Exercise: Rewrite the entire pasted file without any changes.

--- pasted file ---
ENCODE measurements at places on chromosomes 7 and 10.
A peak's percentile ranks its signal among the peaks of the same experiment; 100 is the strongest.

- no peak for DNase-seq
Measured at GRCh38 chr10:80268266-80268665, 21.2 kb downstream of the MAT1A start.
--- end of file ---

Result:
ENCODE measurements at places on chromosomes 7 and 10.
A peak's percentile ranks its signal among the peaks of the same experiment; 100 is the strongest.

- no peak for DNase-seq
Measured at GRCh38 chr10:80268266-80268665, 21.2 kb downstream of the MAT1A start.